Monday, April 28, 2008

First They Came for the Artists, and I didn't speak up

First they came for the Artists, and I didn't speak up because I didn't know how to paint.

Then they came for the Musicians, and I didn't speak up because I didn't know how to play the flute.

Then they came for the Poets, and I didn't speak up because I didn't know how to write in rhyme.

Then they came for the Philosophers, and I didn't speak up because I didn't know how to ponder the mysteries.

Then they came for the Geographers, and I didn't speak up because I didn't know there was anything left to discover.

Then they came for the Historians, and I didn't speak up because I didn't know why the past was so important.

Finally they came for me, the Future of America, and there was no one left to lead because they didn't look for me in the beginning.

As someone with a degree in American History, I've never liked the No Child Left Behind Act. Sure it sounds great in theory, more agressively teaching children to read, write and do math and science, but in reality, it is damning the future of our nation.

Why am in such a knot over this when my daughter is only 3? I saw this photo over at emawkc's blog last week and it reminded me of an article I read in a museum magazine a few months ago about how history, civics and geography are slowly being decreased in the classroom so that students (the future political leaders of tomorrow) will test well enough to continue the school's funding under the No Child Left Behind Act.

Yes, I believe every child in America should know how to read, write, understand scientific principles and do math. Vital knowledge. Is it how we create future leaders? Not entirely.

I read this article that stated less than half the teenagers polled in a recent phone survey knew when the Civil War was fought. Even more frightening, about 25% could not identify Adolph Hitler.

Remember that worn out old phrase "Those who do not understand history are doomed to repeat it?"

No Child Left Behind is undermining programs such as History, Civics, Geography and the other social sciences in schools all across the country. Not only that, programs such as music, art, speech, debate, home economics, industrial arts, and physical education--as well as recess (no wonder our kids are becoming fatter) are being eliminated.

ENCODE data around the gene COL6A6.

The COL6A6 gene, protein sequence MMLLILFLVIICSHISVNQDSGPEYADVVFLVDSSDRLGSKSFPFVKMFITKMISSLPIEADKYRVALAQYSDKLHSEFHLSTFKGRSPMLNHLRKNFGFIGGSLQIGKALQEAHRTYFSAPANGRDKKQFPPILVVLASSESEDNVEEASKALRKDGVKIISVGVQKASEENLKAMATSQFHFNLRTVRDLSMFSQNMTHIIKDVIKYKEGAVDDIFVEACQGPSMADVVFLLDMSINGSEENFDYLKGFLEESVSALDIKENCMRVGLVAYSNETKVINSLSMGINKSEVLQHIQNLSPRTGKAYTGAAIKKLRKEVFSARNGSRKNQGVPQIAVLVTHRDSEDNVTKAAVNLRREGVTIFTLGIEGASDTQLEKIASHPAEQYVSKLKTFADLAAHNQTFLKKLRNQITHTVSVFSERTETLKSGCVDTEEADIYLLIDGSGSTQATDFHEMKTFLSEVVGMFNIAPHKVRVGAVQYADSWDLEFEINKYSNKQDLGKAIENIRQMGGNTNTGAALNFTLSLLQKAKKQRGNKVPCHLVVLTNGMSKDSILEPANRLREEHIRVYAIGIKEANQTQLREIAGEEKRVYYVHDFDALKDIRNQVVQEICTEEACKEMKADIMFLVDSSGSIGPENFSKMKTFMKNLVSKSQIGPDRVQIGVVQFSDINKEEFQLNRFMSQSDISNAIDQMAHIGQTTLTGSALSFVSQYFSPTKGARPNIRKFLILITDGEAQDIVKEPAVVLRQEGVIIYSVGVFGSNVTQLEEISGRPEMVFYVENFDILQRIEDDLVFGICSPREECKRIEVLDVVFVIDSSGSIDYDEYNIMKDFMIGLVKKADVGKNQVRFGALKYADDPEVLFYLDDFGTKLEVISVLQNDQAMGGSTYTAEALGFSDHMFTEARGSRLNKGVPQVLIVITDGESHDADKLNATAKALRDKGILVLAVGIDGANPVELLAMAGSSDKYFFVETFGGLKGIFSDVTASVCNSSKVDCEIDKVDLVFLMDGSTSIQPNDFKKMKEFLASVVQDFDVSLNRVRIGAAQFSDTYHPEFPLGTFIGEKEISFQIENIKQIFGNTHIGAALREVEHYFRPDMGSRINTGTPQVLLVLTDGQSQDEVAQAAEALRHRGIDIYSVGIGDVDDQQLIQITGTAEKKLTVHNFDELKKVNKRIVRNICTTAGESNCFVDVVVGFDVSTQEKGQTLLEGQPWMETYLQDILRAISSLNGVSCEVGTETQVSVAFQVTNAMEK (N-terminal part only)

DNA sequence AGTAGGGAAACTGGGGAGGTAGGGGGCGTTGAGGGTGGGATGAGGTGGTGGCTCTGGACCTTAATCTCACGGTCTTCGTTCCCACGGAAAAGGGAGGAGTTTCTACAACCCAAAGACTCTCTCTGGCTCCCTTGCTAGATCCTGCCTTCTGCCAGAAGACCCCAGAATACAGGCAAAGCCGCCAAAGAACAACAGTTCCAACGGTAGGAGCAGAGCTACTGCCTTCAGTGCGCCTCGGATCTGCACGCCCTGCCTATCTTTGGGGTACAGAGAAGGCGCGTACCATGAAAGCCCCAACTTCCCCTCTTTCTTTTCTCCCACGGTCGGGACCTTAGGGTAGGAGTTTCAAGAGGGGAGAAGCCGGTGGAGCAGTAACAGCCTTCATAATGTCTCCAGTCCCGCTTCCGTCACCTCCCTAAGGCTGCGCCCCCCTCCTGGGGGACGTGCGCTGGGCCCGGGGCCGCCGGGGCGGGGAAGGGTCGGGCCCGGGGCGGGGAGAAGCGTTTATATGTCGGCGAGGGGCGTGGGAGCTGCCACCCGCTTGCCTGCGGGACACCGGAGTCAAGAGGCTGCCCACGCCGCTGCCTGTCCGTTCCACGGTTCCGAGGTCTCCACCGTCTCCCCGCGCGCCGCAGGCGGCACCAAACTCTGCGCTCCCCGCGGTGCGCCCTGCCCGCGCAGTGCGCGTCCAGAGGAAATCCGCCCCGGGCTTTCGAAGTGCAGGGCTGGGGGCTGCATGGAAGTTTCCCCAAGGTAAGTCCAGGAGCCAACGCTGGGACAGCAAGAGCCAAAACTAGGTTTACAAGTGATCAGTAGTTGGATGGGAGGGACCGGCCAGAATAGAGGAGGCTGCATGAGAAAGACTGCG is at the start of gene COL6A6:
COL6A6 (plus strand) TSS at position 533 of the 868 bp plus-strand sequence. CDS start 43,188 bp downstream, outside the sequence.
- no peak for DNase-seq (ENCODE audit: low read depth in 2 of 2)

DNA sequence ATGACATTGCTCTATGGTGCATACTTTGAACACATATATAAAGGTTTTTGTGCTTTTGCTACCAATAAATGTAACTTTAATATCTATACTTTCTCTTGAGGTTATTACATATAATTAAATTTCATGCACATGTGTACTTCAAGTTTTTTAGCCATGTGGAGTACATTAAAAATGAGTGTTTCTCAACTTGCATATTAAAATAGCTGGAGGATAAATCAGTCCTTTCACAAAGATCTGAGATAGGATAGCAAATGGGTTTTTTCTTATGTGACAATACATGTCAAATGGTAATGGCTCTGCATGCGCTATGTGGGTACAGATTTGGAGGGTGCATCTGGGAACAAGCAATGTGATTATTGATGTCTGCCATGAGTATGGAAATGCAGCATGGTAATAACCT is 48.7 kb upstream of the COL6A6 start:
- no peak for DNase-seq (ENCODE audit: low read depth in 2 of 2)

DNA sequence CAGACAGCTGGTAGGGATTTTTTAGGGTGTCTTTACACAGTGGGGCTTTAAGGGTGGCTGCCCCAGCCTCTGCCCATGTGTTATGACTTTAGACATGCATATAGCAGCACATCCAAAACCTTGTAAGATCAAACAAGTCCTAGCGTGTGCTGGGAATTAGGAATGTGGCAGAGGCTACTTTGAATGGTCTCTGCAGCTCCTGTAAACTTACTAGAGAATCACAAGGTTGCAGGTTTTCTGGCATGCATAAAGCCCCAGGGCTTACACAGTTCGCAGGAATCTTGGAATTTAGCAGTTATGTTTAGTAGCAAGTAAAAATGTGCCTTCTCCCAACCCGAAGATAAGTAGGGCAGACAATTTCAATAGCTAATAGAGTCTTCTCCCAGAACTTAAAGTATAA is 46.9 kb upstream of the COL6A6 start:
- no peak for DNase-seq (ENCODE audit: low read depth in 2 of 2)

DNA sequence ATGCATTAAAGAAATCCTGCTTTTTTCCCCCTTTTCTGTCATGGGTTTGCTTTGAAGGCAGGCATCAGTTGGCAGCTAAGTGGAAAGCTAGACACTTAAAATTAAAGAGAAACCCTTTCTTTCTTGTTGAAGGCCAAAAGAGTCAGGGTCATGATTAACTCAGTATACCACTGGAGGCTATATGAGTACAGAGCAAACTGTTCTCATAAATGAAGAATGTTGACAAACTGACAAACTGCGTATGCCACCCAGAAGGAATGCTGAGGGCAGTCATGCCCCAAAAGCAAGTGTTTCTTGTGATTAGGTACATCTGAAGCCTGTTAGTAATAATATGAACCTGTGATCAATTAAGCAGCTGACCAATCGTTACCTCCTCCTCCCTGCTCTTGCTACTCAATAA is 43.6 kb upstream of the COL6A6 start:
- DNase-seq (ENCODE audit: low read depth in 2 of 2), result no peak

Why is Shop and Home Ec so important? There is a frightening shortage of a technically trained workforce right now. Jobs such as skilled mechanics, plumbers, electricians, HVAC technicians are being left unfilled and not because there is a lack of jobs.

Think the debate team and the marching band aren't really that important? It's proven that music enhances mathmatical learning. It's a clear fact that if our children are taught critical thinking and how to intelligently debate an argument, they are on a better path to make nationally impacting decisions.

If they aren't inspired by the arts, how are they taught to dream of a better tomorrow? Of creating something out of their imagination?

Something that is even more disturbing is this article I read about how teachers, worried about their jobs and their raises are encouraging/helping their students to cheat just so they acheive the proper test scores.

Even the class field trip is in jeapordy. Due to high fuel rates and less time to spend educating our children about history, school trips to museums are significantly down.

So what? If children aren't exposed to going to museums or arts events like plays and concerts at an early age, it's highly unlikely that they will do so as they grow older.

Many museums are struggling financially due to the shortage of these visits. Ask any museum where they make their money and top of the list is class trips. Many are starting outreach programs just to be able to teach children history (and help their revenue).

We've come a long way since LBJ's Elementary and Secondary Education Act of 1965, but No Child Left Behind is leaving America's future in a very frightening place.

There...I've hopped down from my soapbox.


kcmeesha said...

I agree. I never liked history that much because we were made to memorize dates of battles and other worthless info. But I doesn't mean I don't have a pretty good idea. Luckily my kid likes to learn, even if prompted by an unconventional source. Today she was watching "Night at the museum" and asked to go to the museum of natural history in NYC on our upcoming trip.